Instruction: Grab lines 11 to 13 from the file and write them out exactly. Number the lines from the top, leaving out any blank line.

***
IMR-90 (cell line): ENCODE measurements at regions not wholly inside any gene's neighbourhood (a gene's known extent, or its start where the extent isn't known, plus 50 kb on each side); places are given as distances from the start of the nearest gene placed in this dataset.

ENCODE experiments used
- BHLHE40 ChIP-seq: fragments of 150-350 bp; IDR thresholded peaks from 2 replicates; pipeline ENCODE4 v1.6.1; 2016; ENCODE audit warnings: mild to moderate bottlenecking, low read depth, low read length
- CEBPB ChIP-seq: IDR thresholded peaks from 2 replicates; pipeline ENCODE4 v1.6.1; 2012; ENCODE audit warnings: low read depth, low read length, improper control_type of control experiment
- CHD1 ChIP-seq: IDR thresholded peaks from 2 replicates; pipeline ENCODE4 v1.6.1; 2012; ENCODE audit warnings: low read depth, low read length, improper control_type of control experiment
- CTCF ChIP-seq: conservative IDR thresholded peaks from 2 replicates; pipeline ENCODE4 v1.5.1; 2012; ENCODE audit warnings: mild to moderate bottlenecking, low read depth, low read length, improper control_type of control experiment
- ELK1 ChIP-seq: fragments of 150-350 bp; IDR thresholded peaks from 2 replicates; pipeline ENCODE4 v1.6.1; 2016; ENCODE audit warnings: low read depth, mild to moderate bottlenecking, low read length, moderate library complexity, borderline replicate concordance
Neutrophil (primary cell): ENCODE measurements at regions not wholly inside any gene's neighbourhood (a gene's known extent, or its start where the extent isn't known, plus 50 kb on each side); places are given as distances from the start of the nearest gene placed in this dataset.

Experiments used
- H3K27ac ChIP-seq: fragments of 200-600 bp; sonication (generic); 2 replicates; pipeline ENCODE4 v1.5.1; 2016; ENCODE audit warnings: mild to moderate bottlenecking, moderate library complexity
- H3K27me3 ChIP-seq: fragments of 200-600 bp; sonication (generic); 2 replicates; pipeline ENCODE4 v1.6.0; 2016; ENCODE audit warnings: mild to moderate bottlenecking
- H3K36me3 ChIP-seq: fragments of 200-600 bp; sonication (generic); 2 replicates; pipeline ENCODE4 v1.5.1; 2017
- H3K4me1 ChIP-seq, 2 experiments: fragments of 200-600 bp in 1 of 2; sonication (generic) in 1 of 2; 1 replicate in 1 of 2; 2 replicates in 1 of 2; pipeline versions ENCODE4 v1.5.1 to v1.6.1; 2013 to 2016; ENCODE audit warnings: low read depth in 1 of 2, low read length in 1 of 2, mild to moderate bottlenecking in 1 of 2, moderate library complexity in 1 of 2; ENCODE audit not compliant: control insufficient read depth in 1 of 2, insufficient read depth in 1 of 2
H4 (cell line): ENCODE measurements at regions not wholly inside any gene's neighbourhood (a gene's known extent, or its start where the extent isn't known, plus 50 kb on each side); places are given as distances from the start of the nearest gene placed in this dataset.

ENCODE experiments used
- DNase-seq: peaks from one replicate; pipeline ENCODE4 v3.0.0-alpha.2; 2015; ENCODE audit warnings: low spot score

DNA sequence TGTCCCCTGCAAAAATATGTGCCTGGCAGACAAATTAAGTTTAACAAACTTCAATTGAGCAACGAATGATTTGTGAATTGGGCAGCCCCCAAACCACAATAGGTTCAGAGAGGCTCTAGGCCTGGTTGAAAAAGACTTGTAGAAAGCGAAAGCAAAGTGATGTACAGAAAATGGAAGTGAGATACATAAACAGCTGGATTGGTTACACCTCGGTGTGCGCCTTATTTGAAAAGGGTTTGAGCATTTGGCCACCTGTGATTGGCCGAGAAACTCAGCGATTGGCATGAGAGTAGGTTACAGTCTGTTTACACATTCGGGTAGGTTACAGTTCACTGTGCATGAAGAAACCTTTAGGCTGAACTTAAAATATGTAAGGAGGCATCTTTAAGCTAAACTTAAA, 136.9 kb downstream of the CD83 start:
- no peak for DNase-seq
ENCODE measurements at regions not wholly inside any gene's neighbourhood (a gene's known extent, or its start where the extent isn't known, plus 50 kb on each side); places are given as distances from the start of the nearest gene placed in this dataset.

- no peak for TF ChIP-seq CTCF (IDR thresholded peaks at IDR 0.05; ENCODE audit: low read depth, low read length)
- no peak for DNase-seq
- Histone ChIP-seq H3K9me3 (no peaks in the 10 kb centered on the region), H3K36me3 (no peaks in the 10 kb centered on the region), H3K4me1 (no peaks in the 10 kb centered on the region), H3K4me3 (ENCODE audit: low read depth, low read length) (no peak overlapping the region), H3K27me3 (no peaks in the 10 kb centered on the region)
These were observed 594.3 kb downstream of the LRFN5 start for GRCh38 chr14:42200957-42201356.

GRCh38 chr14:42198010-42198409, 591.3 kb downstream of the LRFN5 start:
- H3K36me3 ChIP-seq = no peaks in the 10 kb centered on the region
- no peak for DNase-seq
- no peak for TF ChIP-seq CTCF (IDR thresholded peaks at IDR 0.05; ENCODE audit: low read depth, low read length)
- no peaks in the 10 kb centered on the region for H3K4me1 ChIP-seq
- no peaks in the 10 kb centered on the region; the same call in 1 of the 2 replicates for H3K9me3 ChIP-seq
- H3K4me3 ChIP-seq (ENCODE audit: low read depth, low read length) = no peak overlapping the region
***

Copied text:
- H3K27me3 ChIP-seq: fragments of 200-600 bp; sonication (generic); 2 replicates; pipeline ENCODE4 v1.6.0; 2016; ENCODE audit warnings: mild to moderate bottlenecking
- H3K36me3 ChIP-seq: fragments of 200-600 bp; sonication (generic); 2 replicates; pipeline ENCODE4 v1.5.1; 2017
- H3K4me1 ChIP-seq, 2 experiments: fragments of 200-600 bp in 1 of 2; sonication (generic) in 1 of 2; 1 replicate in 1 of 2; 2 replicates in 1 of 2; pipeline versions ENCODE4 v1.5.1 to v1.6.1; 2013 to 2016; ENCODE audit warnings: low read depth in 1 of 2, low read length in 1 of 2, mild to moderate bottlenecking in 1 of 2, moderate library complexity in 1 of 2; ENCODE audit not compliant: control insufficient read depth in 1 of 2, insufficient read depth in 1 of 2